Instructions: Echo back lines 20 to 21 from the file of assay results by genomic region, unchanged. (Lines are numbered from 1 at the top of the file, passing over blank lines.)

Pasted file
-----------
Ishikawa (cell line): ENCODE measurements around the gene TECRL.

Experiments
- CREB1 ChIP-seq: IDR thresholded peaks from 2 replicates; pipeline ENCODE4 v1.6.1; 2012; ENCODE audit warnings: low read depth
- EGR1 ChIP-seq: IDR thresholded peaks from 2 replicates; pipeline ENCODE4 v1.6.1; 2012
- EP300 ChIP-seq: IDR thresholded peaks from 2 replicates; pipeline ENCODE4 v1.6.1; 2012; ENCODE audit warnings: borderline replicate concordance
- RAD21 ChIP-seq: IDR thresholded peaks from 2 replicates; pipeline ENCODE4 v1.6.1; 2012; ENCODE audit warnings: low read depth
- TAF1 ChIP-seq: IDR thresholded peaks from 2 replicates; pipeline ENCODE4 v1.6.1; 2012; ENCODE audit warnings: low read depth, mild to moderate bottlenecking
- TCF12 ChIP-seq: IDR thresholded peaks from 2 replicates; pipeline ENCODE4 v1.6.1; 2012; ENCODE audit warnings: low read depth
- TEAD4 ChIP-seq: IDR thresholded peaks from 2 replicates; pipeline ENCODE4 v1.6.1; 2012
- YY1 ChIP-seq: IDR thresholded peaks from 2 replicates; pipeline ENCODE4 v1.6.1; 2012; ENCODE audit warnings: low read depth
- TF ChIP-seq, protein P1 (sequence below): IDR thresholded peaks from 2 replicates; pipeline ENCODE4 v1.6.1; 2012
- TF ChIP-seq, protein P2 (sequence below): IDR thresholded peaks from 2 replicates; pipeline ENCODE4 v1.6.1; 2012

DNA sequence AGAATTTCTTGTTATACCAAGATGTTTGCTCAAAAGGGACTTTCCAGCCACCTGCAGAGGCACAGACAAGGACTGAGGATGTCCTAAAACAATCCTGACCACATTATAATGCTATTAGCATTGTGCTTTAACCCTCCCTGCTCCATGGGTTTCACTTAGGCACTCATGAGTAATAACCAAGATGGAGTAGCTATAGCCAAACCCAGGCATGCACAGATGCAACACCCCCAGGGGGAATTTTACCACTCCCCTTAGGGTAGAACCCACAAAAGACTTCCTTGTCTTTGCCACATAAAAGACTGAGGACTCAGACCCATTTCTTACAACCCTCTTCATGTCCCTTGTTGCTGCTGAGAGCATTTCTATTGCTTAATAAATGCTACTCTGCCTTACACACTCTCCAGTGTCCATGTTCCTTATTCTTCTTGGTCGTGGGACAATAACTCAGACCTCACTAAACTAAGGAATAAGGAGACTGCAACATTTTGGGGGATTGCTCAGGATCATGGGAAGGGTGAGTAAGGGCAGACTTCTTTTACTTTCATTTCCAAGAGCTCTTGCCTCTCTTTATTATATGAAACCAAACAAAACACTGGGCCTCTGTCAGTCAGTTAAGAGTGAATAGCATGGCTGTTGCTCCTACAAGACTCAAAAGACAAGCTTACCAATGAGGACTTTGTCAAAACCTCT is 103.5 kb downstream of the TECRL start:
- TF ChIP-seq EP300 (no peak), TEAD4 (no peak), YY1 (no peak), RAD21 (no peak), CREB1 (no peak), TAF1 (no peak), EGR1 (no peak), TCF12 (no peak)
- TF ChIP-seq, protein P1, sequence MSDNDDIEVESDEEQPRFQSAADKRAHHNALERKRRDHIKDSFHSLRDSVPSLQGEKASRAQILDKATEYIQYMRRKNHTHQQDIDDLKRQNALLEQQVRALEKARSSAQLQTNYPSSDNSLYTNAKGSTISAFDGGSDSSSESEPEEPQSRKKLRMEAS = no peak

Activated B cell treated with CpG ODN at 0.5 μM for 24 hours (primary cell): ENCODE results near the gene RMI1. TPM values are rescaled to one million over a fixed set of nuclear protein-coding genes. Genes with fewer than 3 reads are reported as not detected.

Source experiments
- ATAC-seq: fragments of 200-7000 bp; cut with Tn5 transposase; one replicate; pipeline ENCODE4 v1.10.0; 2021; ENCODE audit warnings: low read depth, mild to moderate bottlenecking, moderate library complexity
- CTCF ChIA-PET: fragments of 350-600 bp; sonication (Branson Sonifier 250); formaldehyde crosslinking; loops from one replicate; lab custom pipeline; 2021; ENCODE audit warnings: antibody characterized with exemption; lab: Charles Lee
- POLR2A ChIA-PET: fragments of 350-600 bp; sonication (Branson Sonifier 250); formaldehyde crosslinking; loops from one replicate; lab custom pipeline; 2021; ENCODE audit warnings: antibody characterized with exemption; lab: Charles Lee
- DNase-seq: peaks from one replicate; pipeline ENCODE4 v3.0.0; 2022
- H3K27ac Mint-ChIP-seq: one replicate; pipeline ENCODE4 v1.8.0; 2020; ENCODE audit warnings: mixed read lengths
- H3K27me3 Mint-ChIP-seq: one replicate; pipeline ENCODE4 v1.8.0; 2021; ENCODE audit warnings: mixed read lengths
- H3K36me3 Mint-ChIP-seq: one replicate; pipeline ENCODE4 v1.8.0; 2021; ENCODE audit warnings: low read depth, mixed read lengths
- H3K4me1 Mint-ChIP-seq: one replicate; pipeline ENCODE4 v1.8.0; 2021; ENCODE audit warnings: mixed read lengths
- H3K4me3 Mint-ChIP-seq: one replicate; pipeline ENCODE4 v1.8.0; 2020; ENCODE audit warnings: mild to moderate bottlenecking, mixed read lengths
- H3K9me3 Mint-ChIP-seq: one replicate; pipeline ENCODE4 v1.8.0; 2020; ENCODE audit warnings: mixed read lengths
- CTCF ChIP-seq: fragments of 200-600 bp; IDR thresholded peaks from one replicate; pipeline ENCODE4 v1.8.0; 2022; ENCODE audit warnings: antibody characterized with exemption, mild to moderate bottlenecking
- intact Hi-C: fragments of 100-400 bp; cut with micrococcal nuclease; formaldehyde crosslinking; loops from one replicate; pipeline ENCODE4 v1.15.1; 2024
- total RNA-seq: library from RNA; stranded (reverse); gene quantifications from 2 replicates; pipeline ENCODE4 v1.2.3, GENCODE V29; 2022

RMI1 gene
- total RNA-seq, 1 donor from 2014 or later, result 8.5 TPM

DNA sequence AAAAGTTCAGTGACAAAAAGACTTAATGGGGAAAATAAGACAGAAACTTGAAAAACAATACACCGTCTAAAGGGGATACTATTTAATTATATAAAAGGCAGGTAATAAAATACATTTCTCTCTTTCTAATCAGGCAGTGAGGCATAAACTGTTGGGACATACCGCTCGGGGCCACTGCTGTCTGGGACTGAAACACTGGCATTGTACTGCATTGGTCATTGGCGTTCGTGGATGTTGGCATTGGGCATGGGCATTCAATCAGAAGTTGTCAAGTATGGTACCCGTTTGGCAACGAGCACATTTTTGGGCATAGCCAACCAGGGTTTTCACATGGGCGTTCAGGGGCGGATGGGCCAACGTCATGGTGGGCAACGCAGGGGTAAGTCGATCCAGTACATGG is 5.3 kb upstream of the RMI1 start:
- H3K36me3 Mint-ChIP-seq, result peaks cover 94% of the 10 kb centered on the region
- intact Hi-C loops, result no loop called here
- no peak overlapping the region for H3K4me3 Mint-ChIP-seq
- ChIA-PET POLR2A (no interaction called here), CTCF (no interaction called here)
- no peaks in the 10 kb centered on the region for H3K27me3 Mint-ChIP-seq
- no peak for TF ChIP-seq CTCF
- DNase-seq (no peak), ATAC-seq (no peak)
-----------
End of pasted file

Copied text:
- POLR2A ChIA-PET: fragments of 350-600 bp; sonication (Branson Sonifier 250); formaldehyde crosslinking; loops from one replicate; lab custom pipeline; 2021; ENCODE audit warnings: antibody characterized with exemption; lab: Charles Lee
- DNase-seq: peaks from one replicate; pipeline ENCODE4 v3.0.0; 2022